Vietnamese AO Victims to Tell US Public About the Dioxin’s Horrors

Two Vietnamese victims of Agent Orange, one a former prisoner and the other a student, begin a tour of the US on Saturday to speak to the public about a lawsuit by AO victims that was dismissed recently by American courts.

They plan to tell the Americans the stories of their own, devastated lives.

Tran Thi Hoan and a kid in the Peace Village

Tran Thi Hoan studies at the Ho Chi Minh City University of Foreign Languages and Informatics Technology. She was born in the central province of Binh Thuan without feet and an arm. She liked to go to school but could not because her appearance “scared” the other children.

Her life changed when she once sneaked into a wedding and chanced upon a journalist. She was then sent to Tu Du Hospital’s Peace Village in Ho Chi Minh City, abroad for fitting prosthetic legs, and, finally, to school.

It took a month for Ms Hoan to get used to the new environment and get to grips with her complex while studying with normal children. Every time she walked past the school gates, she would feel she did not belong. During breaks, when others were running and jumping around, she would sit despondently in class.

She liked biology and would have liked to study biotechnology. But without arms she could not work in labs and so decided to study IT.

This indomitable girl is convinced that only the lazy lose in life.

During her campaign in the US, Hoan will also tell stories of other children in the Peace Village.

“I want to stress that if they are not loved and their lives taken care of, they would be destroyed” Hoan said.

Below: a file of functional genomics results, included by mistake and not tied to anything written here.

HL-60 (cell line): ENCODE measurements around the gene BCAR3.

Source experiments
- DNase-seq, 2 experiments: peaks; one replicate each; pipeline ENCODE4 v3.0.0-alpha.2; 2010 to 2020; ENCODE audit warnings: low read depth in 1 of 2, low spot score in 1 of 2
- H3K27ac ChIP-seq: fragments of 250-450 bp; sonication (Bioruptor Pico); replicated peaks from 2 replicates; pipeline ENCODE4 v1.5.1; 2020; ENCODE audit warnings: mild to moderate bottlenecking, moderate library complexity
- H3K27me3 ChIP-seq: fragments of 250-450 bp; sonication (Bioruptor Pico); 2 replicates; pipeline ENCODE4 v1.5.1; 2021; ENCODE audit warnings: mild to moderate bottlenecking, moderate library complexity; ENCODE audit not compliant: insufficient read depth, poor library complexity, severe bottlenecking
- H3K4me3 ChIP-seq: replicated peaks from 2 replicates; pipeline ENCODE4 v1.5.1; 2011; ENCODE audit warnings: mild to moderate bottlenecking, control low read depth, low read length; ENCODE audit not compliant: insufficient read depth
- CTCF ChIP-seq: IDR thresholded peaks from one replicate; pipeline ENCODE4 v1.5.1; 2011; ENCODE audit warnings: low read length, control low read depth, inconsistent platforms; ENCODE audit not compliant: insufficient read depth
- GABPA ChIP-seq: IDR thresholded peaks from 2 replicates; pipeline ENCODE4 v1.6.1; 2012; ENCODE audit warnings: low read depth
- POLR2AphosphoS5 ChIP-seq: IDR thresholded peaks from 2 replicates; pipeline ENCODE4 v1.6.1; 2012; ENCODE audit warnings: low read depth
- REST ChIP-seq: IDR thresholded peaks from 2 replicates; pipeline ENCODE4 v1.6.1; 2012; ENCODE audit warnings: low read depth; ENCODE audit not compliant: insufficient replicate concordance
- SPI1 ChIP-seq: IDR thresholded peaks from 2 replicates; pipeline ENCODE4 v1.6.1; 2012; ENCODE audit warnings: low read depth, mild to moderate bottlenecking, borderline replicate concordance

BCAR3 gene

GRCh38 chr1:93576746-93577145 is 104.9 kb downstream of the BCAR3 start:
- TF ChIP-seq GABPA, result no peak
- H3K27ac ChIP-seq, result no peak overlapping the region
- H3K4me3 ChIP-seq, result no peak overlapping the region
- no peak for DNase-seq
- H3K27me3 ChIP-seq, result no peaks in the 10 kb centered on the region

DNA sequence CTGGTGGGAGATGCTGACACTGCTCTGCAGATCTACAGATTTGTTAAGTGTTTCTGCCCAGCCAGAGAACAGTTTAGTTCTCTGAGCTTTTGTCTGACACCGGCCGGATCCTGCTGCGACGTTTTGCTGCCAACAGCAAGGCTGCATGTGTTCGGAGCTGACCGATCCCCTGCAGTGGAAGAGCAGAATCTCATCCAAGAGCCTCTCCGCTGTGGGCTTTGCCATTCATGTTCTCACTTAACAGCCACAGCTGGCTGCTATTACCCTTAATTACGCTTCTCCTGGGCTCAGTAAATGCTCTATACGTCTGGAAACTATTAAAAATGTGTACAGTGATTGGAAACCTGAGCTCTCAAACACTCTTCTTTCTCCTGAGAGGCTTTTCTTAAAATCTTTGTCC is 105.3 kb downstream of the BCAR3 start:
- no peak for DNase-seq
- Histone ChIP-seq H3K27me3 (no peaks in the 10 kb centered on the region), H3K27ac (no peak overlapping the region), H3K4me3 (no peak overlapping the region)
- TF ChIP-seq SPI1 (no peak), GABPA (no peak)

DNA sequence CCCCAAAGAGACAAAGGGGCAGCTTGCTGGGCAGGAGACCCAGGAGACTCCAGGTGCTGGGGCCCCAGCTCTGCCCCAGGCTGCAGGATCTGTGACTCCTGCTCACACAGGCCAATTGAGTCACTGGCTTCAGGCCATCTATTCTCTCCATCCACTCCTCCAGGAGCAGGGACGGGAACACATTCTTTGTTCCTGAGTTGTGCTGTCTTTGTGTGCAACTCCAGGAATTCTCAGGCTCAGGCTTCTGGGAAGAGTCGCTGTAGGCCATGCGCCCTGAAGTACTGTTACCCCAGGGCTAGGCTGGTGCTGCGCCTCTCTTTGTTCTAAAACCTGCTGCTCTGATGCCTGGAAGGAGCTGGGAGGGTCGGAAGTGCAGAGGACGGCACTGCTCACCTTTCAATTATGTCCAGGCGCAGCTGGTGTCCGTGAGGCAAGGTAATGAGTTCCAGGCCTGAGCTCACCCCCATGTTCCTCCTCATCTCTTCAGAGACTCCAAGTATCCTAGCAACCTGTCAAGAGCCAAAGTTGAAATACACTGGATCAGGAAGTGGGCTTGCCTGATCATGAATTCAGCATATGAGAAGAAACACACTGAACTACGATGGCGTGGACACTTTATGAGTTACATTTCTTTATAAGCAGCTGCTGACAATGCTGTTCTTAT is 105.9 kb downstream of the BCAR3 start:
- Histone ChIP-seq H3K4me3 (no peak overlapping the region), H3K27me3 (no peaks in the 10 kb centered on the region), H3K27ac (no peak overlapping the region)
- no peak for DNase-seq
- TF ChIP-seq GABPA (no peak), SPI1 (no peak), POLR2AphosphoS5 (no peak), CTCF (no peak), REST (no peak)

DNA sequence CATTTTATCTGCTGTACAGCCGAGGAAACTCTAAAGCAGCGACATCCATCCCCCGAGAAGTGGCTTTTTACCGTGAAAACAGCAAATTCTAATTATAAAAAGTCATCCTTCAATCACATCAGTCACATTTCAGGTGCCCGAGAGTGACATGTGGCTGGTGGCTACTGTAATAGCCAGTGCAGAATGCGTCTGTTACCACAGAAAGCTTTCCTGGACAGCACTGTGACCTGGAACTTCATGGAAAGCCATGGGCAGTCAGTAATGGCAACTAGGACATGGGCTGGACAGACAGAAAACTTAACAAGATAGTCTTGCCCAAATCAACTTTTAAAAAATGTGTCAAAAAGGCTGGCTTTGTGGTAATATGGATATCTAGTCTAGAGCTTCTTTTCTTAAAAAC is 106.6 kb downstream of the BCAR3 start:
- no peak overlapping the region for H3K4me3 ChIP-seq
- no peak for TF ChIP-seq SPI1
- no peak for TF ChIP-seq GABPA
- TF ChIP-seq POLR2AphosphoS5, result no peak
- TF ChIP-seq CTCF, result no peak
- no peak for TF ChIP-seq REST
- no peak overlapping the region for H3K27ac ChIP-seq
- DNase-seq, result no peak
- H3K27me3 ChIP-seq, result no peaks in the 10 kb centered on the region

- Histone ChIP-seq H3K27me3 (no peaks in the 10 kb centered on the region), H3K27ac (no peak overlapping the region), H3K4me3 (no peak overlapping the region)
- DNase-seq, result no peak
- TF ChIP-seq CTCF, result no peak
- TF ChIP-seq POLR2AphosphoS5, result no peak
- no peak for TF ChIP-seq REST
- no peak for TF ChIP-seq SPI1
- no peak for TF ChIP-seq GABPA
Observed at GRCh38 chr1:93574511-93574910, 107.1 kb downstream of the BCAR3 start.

Mrs. Dang Hong Nhat and her adopted grand children

Dang Hong Nhat was a victim of torture in the prisons run by the Americans and the puppet South Vietnamese regime. She was affected by AO during the time she fought for the National Liberation Front of Southern Vietnam and became infertile.

She said that in 1965 she fought in forests where the US Army sprayed the toxic chemical.

Ms Nhat said: “The white powder stuck to leaves and covered the air. We had to cover our noses and mouths. We ate wild vegetables and drank water in streams that were infected with the toxin.

“At that time we had heard about AO but thought if we were affected we would die immediately. We did not know it remained in our [genes] and caused diseases like cancer and infertility.”

She aborted five times and the last fetus was born deformed.  She has also had two surgeries for malignant tumors.

After realizing she cannot have children, she and her husband decided to adopt a daughter. Now she lives with her daughter’s family and is an activist for AO victims, disabled children, and orphans.

“I want to tell the American people what is happening to AO victims, tell them about children disabled due to AO,” she said.

“Children do not know anything about wars but have to suffer from the effects of wars all their life,” she added.

By Thai Binh (Tuoi Tre Newspaper)-Translated by Viet Khue

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